September 1, 2016, Commentary No. 432
The world media, and especially U.S. media, are following with intense interest and concern the November presidential elections in the United States. Almost all the stories discuss which of the two principal candidates, Donald Trump and Hillary Clinton, is likely to win and by what margin. The media also are filled with explanations of the polling results, which of course vary over time.
However, almost none of the coverage of the election poses the question, who does the respondent expect to win regardless of the respondent’s own preferences? We do not know how many persons feel certain about their prediction. Whatever the number today, it is likely to grow as we approach the final moment of choice. My guess, and it is really only that, is that perhaps at most one-third of the electorate will feel they know what the results will be. Please keep in mind that feeling sure about the victor is quite distinct from feeling sure about one’s own preferences.
The most obvious consequence of advance certainty affects those voters who are sure that their preferred candidate is certain to win. It is one that the candidates themselves always fear. Voters who feel sure that their preferred candidate will win may think it unnecessary to make the effort of actually voting. This is why candidates engage in elaborate efforts to get their pledged voters to actually vote.
Commentary No. 431, August 15, 2016
After a long struggle, the system of apartheid in South Africa was overcome. Elections based on universal suffrage were held. The chief architect of this transformation was the African National Congress (ANC). And the principal hero of the struggle was the leader of the ANC, Nelson Mandela. Mandela was elected the first president of a post-apartheid government in 1994 by an overwhelming margin. The ANC won a commanding majority in the National Assembly.
Mandela declined to run for reelection in 1999 and he was succeeded for two terms by Thabo Mbeki. Two terms is the maximum allowable. Jacob Zuma was first elected in 2009 and re-elected in 2014. The first two presidents were Xhosa, one of the two major ethnic groups in South Africa. Zuma however was Zulu, and he reflected and enjoyed ethnic pride.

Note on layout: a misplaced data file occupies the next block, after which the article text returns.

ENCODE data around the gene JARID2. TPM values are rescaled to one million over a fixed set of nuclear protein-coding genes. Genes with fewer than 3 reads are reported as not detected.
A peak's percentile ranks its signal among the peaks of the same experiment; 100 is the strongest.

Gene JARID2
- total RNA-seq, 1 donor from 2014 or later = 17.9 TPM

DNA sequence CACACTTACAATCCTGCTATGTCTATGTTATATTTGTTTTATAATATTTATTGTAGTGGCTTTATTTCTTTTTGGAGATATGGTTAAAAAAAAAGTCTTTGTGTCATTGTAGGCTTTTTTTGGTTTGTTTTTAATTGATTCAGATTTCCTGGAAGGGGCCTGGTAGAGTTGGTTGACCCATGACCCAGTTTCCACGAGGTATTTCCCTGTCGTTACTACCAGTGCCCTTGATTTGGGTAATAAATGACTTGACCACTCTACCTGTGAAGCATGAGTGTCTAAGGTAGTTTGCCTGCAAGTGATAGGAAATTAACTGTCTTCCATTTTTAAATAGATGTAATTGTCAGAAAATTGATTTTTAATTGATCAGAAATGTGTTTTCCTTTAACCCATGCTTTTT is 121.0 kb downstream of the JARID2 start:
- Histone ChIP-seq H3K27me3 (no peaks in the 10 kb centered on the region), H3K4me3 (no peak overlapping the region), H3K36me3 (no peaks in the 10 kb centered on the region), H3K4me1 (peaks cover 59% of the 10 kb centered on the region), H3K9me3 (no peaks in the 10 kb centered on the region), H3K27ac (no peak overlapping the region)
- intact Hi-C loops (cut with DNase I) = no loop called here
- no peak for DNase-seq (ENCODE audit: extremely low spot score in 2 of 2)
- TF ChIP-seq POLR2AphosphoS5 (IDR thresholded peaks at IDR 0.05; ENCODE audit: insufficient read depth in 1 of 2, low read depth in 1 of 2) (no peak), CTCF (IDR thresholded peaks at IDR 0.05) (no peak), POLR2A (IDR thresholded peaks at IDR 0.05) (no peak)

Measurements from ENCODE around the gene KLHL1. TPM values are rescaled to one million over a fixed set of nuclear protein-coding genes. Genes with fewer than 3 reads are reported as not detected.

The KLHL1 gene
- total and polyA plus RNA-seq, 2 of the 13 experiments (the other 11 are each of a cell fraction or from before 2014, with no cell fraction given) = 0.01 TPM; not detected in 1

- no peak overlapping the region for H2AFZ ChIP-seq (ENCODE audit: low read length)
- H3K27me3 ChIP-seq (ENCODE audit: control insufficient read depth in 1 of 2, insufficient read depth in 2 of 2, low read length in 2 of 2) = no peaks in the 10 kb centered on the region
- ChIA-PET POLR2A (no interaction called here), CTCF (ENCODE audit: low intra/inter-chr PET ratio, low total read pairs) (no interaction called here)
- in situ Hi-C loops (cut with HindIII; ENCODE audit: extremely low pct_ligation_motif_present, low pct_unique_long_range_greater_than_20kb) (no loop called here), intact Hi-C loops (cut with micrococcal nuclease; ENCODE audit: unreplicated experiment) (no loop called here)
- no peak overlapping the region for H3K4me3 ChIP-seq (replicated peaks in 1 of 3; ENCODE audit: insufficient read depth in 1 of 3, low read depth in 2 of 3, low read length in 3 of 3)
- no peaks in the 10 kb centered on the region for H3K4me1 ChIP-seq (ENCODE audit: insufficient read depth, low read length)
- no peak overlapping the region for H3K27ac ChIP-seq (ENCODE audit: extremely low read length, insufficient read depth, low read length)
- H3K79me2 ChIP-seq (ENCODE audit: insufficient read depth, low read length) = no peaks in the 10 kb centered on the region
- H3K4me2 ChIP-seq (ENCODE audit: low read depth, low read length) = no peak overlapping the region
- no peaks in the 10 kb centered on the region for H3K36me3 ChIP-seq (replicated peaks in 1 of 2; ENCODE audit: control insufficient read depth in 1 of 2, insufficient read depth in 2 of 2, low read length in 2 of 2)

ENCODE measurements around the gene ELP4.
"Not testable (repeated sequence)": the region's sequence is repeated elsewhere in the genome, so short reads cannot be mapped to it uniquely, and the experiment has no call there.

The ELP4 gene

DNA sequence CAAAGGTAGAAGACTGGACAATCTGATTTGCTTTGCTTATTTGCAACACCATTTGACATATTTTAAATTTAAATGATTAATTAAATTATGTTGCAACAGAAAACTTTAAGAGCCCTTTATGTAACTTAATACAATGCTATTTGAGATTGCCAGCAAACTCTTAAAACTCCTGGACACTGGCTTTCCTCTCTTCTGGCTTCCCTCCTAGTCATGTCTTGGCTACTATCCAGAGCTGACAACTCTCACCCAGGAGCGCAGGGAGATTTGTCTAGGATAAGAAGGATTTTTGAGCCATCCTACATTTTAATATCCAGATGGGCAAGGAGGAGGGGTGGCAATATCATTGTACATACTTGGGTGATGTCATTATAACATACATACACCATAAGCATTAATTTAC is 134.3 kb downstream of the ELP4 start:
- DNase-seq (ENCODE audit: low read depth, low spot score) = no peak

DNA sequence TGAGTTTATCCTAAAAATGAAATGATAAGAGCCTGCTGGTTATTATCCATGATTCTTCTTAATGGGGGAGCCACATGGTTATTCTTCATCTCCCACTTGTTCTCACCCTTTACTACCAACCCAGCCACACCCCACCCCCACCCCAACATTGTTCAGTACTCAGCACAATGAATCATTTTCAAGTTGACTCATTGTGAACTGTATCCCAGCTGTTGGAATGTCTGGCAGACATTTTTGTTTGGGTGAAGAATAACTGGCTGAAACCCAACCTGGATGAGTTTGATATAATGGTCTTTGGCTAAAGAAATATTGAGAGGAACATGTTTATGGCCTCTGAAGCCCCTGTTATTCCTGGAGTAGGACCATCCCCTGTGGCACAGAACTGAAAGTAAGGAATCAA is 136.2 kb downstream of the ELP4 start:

The major opposition party was the Democratic Alliance (DA). It was a party derived from the White liberal groups that existed during the apartheid regime. Initially, it received little support outside the White community, still about 20% of the population. It sought however to attract Black middle class voters and in recent years chose Black politicians as their leaders.
Commentary No. 430, August 1, 2016
Turkey is presently governed by the Justice and Development Party (AKP in its Turkish initials). The AKP was co-founded in 2001 by Recep Tayyip Erdoğan. He became Prime Minister in 2003 and served until 2014, when he became Turkey’s 12th president.
The stories of Turkey, Erdoğan, and the AKP were closely linked during the past fifteen years. They all remarkably strengthened their position in every possible way for the first ten of these past fifteen years. Then they all ran into increasing difficulty, culminating in an attempted coup d’état that began on the evening of July 15, 2016. Although the coup was crushed within two days, it is not clear that Turkey, the AKP, and Erdoğan have been able to stem their growing difficulties.
To understand what has risen and fallen we need to look first at Turkey’s situation in 2001. Turkey had become a republic in 1923 with Mustafa Kemal (Atatürk) as its first president. He was the leader of a military group that sought to replace the long-declining Ottoman Empire with a modern republic.